After a long wait, Black Widow was finally released for the world to see. It was always a topic of discussion if the film would end up seeing some sort of hybrid release such as films like Raya and the Last Dragon. As everyone knows, that was indeed the film's inevitable future.
And it did really well for Disney+, hitting some impressive numbers in its first week. However, when it came to the box office, the film tanked in its second week. In subsequent weeks, it hasn't been looking any better.
COVID-19 has done a number on the film industry, and it has caused many discussions of whether the future of film is with movie theaters or streaming services. Some big-ticket projects such as Pixar's Soul and Luca, which would have normally been exclusively released to theaters, were instead to be found only on streaming services—not to mention they were available to subscribers for no additional cost.
It looks like these decisions to premiere big films on streaming services have started to come back to bite some studios; in this case, that of Disney and Marvel Studios.
BLACK WIDOW STAR SUES
As reported by The Wall Street Journal, Scarlett Johansson, star of Marvel Studios' recently released Black Widow film, filed a lawsuit on Thursday, July 29, 2021, at the Los Angeles Superior Court against Walt Disney Co.
Johansson's allegations say that her contract was breached when Disney decided to release the project on its Disney+ streaming service at the same time as its theatrical debut.
This is an issue because her agreement with Disney's Marvel Entertainment/Marvel Studios guaranteed an exclusive theatrical release, in which her salary was mostly based on the film's box-office performance.
According to the suit's allegations, "Disney intentionally induced Marvel's breach of agreement" to prevent Scarlett Johansson "from realizing the full benefit of her bargain with Marvel."
A source close to WSJ estimated that Disney's decision to release the movie on their streaming service cost Johansson an estimated $50 million.
John Berlinkski, an attorney at Kasokitz Benson Torres LLP who is representing Johansson, said that "this will surely not be the last case...:"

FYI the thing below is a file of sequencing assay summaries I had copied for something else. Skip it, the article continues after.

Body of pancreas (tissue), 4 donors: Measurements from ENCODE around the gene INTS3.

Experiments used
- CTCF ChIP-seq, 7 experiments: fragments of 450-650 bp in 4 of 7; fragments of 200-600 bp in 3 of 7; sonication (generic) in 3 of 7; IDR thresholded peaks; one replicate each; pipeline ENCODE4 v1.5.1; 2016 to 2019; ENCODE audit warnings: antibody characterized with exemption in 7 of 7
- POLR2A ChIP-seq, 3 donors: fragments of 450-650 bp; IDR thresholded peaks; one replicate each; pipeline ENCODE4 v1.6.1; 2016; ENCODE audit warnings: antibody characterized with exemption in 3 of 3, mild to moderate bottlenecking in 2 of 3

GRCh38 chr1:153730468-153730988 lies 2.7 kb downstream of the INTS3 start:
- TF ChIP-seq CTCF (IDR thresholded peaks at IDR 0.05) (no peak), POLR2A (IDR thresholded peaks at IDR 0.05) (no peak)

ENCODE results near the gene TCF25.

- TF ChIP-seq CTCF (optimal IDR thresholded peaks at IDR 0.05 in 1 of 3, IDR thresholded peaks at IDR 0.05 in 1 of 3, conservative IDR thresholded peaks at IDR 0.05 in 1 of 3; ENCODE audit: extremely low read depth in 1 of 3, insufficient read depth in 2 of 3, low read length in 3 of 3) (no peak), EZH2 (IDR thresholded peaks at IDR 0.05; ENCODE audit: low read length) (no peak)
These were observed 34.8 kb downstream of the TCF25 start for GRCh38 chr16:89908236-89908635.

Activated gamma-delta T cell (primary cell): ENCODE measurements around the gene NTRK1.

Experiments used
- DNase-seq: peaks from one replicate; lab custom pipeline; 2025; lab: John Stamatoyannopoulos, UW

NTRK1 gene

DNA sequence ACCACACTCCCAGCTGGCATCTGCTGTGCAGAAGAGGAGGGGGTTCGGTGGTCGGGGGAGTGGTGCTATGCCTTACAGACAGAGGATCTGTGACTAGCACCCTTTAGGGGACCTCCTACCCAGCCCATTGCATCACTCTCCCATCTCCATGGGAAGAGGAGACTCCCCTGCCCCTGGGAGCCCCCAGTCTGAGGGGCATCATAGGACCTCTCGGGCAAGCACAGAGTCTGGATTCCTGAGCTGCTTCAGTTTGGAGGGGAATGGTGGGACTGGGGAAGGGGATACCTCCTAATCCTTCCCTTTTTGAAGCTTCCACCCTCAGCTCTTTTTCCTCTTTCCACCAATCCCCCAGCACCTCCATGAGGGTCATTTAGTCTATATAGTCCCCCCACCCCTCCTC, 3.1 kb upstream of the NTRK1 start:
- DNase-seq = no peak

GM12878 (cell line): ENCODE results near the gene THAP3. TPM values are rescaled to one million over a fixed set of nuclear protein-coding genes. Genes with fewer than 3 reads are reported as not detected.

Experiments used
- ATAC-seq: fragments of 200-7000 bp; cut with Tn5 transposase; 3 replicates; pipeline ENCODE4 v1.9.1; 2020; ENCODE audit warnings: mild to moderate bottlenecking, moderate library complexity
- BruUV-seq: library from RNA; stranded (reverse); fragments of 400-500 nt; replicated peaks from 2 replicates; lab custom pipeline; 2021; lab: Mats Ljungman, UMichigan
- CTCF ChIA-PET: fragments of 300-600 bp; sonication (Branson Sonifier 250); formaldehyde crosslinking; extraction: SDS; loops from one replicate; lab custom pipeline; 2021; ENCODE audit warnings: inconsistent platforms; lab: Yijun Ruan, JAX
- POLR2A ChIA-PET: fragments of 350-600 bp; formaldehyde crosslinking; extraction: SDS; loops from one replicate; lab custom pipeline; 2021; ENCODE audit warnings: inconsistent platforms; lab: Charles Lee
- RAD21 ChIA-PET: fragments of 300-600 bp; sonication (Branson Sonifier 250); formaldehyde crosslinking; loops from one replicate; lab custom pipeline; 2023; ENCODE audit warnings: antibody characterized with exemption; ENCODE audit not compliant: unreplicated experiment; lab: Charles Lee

“This will surely not be the last case where Hollywood talent stands up to Disney and makes it clear that, whatever the company may pretend, it has a legal obligation to honor its contracts..."
A WIDOW SCORNED
It's definitely well within Scarlett Johansson's right to be upset at how Disney handled everything. While, of course, COVID-19 is a tough situation all around, breaching contracts is not something that should be allowed to happen and then let slide.
Though, it's important to note that nobody besides those directly involved knows exactly what was in play when decisions were made and what else was going on behind the scenes on both sides.
As Johansson's attorney mentioned, this is going to be far from the last instance of stars or companies suing studios for breaches in contracts due to decisions made regarding adapting to the new pandemic era landscape.
HBO Max made a drastic movie last year when it announced that all of its major 2021 releases were going to premiere in both theaters and HBO Max simultaneously—something that drew ire from many involved with the various productions.
It's an entirely different world these days, and it will be interesting to see how everything is when the dust has completely settled in (hopefully) a year or two.
As of now, Black Widow was the only Marvel Studios project set for a hybrid release. The next film on its slate, Shang-Chi and the Legend of the Ten Rings, is still set for a theatrical debut on September 3, 2021.